I was prepared to love this book and looked forward to a trip down memory lane since I was also in Japan during the time period Buruma is writing about. But it's more of a brag about his own youthful sexual exploits and unless you have a really strong interest in Japanese cinema, a lot of this is old hat and just another gaijin in Japan story. There were moments when he did express some deeper and more interesting thoughts so the book is not a total loss. But mostly I just thought, "this again." I was prepared to love this book and looked forward to a trip down memory lane since I was also in Japan during the time period Buruma is writing about. But it's more of a brag about his own youthful sexual exploits and unless you have a really strong interest in Japanese cinema, a lot of this is old hat and just another gaijin in Japan story. There were moments when he did express some deeper and more interesting thoughts so the book is not a total loss. But mostly I just thought, "this again." It could have been so much more....
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  • Jenny
    January 1, 1970
    This is a memoir about a "gaijin" (a white person) in Japan in the late '70s. I was surprised at the contemporary films, theater, and art scene described (at times reminiscent of what I've read about the Andy Warhol scene at the Factory in its outrageousness). Ultimately everything had a foreign feel, but what resonated for me was the attempted immersion into another culture described in this book.Thanks to First to Read- Penguin Books USA for the free copy of this book.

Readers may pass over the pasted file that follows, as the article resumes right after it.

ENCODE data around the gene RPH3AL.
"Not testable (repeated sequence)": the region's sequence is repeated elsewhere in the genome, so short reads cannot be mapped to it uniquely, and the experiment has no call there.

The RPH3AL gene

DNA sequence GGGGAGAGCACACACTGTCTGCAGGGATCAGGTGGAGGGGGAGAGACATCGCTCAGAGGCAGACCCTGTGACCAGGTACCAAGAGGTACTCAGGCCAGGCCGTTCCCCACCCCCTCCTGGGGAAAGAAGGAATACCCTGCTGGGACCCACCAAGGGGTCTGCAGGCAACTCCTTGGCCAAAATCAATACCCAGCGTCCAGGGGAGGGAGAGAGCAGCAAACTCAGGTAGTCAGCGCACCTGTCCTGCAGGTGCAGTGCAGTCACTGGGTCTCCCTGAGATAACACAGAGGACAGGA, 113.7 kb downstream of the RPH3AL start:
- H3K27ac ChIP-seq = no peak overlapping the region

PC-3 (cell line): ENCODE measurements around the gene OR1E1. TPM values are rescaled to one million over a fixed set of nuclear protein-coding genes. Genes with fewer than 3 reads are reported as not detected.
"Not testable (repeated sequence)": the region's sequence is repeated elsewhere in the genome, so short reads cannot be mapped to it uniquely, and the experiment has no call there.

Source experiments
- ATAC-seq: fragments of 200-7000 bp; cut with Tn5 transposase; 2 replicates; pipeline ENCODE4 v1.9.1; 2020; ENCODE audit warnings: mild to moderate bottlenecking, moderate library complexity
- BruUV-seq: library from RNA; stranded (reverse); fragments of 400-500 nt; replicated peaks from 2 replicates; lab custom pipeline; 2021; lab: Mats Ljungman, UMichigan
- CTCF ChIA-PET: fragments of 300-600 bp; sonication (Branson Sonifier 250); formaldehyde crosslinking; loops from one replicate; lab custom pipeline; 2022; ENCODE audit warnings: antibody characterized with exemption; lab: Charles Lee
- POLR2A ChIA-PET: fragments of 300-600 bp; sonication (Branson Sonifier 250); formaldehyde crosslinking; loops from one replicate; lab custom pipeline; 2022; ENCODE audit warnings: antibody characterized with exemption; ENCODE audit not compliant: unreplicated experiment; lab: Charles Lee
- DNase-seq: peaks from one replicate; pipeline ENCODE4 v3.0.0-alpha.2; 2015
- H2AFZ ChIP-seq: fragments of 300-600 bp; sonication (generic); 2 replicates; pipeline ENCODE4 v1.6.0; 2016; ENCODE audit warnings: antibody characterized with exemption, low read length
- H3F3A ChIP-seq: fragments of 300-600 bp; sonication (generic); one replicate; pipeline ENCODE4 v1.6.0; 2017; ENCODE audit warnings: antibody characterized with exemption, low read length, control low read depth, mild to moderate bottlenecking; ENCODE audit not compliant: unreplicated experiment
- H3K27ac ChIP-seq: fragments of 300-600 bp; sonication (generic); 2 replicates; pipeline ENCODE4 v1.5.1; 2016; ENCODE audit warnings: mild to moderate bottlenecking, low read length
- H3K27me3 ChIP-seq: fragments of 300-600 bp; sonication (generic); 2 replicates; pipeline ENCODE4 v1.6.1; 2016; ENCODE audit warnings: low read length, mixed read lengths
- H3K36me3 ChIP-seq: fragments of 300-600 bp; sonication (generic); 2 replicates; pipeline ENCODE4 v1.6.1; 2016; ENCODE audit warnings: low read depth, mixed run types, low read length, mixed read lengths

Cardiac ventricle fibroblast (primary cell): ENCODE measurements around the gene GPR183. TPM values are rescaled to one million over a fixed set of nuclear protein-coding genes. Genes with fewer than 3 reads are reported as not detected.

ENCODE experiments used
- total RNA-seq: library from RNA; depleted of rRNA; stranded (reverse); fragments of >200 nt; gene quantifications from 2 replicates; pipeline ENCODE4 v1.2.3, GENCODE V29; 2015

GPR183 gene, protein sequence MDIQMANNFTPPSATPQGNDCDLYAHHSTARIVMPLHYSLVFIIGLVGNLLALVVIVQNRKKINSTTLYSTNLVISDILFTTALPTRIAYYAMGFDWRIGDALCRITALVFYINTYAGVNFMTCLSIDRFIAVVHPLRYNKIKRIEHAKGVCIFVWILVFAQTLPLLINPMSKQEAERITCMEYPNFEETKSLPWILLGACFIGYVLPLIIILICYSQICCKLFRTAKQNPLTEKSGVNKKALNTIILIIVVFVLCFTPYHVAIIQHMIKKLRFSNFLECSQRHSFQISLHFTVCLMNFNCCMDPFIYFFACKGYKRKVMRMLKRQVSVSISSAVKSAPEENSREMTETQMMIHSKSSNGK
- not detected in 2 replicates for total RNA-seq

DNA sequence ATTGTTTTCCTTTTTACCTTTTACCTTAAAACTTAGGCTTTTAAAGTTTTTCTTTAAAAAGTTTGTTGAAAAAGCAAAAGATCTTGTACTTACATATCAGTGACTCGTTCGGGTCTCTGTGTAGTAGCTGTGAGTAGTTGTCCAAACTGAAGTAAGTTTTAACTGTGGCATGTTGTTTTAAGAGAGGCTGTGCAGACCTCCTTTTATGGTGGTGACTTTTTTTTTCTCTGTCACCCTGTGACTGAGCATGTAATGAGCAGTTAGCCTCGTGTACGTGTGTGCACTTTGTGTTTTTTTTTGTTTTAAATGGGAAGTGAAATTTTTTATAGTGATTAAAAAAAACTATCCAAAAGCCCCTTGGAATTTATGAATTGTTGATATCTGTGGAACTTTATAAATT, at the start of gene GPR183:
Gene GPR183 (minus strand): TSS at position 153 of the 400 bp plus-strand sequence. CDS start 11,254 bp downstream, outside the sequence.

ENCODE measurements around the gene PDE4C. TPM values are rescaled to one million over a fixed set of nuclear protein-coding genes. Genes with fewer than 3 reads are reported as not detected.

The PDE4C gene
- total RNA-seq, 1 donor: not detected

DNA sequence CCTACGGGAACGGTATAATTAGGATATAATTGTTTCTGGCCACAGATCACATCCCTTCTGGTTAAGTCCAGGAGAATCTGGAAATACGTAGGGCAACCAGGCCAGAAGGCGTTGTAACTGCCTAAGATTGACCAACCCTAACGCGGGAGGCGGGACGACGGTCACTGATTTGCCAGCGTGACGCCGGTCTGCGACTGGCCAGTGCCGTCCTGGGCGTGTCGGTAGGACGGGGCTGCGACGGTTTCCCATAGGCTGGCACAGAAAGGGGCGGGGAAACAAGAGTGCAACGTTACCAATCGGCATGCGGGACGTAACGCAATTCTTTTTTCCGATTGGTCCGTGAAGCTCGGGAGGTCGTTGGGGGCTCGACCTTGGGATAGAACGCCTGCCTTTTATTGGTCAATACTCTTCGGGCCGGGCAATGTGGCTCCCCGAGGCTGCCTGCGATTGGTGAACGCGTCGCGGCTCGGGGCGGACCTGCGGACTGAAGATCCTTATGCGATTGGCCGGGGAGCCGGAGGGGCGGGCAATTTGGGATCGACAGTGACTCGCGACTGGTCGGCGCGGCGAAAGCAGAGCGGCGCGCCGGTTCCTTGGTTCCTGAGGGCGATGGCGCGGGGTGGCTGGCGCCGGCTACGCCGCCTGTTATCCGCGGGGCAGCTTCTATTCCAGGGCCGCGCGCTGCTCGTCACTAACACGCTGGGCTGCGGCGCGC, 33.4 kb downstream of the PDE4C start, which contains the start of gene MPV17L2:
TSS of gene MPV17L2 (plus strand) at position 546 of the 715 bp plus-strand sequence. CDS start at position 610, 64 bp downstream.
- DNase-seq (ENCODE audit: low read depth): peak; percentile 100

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  • Sam May
    January 1, 1970
    Very interesting read about an expat’s experience in the elusive Japanese way of life and the clash of cultures between gaijin and Japanese.
  • Michelle Olms
    January 1, 1970
    Great book
  • T
    January 1, 1970
    4.5It was fascinating to learn about Ankoku Butoh, a modern Japanese form "invented" by Hijikata in the late 1950's as a deliberately grotesque aesthetic reaction against Western ballet and classical Japanese dance. Rebelling against ballet, what a unique idea. Some dances might include rape scenes, castration, or a live chicken killed during the performance. I liked knowing that this art form exists in the world, just because.
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  • Holly Barker
    January 1, 1970
    I read a chapter of this book and have no desire to continue. The description makes it sound fascinating, but I found the prose scattered and a bit morose.